We have noticed you are using an ad blocker
To continue providing news and award winning journalism, we rely on advertising revenue.
To continue reading, please turn off your ad blocker or whitelist us.
Reducing the amount of sugar in fizzy drinks and fruit juices by 40% over a five-year period could prevent one million cases of obesity. The study, published in Lancet Diabetes and Endocrinology, says that the move may also stop 300,000 cases of diabetes in the UK as well as 500,000 fewer cases of people being overweight.
The growing problem of obesity is currently costing the NHS around £5bn ($7.3bn) a year and that figure is expected to rise to £9.7bn by 2050. Fizzy drinks contain up to 10 teaspoons of added sugar and Public Health England – who welcomed the report – has recommended imposing a sugar tax between 10% and 20%. The findings come ahead of the government's much anticipated report on dealing with childhood obesity, which is set to be released later this month.
"An incremental reduction in free sugars added to sugar-sweetened beverages without the use of artificial sweeteners is predicted to reduce the prevalence of overweight, obesity, and type 2 diabetes," the study reads. "The proposed strategy should be implemented immediately, and could be used in combination with other approaches, such as taxation policies, to produce a more powerful effect."
A sugar tax on carbonated beverages in Mexico achieved strong results, with sales cut by 12% in the first year the measure was introduced. The levy, which was introduced in 2014, helped reduced the consumption of sugary drinks in a nation battling childhood obesity and diabetes.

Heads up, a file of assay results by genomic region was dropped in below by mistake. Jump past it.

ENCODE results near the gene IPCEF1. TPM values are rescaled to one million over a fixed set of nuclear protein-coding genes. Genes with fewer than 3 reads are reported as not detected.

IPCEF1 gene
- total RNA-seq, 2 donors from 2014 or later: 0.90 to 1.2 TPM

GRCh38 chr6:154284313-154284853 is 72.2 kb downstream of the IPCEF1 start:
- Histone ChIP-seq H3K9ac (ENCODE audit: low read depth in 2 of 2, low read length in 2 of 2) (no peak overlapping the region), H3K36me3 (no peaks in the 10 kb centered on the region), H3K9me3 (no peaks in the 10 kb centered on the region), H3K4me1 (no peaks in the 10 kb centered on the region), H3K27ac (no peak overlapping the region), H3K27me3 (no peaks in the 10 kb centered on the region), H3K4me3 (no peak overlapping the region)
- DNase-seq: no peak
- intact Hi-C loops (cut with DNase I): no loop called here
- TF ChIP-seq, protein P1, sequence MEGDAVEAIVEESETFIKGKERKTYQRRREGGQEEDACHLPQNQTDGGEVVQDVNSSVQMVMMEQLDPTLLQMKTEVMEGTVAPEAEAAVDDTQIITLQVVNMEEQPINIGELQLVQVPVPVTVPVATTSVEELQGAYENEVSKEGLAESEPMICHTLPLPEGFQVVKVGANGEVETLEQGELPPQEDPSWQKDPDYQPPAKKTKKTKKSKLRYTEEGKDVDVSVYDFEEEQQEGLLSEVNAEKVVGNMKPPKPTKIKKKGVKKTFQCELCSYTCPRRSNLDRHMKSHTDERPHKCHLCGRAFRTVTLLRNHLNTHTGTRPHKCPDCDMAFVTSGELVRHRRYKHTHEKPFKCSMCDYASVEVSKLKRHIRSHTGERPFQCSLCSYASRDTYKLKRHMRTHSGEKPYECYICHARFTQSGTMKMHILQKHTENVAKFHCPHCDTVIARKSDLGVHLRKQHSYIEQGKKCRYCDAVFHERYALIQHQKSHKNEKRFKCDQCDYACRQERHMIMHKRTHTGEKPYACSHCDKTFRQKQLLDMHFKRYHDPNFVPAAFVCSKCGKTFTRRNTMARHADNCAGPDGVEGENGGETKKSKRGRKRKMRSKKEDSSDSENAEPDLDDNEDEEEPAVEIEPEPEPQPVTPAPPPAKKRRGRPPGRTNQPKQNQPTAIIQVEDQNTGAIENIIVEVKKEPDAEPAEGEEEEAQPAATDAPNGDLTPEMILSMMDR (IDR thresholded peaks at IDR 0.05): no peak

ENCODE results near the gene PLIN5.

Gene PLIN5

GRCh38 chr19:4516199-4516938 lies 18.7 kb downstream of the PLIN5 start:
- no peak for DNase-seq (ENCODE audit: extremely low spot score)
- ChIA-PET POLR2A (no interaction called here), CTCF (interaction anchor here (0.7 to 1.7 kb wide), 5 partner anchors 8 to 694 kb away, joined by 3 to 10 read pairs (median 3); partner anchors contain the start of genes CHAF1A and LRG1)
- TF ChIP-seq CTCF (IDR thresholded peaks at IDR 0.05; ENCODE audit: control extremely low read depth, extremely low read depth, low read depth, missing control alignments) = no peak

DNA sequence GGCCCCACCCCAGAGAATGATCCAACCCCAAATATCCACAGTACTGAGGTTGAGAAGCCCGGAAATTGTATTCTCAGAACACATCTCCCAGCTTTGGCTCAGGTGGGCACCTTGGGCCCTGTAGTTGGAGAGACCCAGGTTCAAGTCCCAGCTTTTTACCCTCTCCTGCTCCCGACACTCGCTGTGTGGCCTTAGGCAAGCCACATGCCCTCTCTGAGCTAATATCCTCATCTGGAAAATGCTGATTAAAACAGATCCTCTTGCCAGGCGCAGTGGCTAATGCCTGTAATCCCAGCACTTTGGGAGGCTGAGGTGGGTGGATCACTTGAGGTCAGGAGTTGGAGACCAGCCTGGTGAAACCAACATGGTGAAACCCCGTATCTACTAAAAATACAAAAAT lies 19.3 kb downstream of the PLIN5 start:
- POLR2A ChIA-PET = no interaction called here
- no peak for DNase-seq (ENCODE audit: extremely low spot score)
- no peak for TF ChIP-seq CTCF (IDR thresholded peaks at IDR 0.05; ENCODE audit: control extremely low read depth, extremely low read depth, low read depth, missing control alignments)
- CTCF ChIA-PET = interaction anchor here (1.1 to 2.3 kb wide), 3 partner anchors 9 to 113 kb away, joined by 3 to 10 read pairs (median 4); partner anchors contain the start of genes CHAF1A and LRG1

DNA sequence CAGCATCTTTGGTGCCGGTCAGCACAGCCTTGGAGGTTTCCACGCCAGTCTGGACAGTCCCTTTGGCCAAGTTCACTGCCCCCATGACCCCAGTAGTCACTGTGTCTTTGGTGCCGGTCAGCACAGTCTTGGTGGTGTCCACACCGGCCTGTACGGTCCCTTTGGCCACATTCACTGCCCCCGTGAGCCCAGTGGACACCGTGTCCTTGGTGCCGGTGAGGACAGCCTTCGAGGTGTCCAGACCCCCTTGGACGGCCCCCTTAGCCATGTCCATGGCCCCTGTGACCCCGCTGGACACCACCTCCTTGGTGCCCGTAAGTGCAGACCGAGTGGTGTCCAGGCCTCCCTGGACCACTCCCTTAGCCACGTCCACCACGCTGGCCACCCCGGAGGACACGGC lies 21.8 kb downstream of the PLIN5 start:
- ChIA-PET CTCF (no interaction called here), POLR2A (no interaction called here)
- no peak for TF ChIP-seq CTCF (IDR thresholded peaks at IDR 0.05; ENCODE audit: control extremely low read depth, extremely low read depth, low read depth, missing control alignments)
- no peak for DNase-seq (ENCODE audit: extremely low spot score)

Public Health England's chief nutritionist, Alison Tedstone said: "Sugary drinks are the biggest source of sugar in young people's diets. We believe a programme to reduce the sugar from the sweetest drinks – alongside other measures like controls on advertising and marketing – would lead to a significant drop in the amount of calories consumed."
Despite the study, the British Soft Drink Association's (BDSA) director general said there was "no evidence that a tax on soft drinks would have an impact on obesity". Gavin Partington said: "In fact, sugar consumption in the UK has been declining for many years, particularly from soft drinks, as government statistics testify, while levels of obesity increased."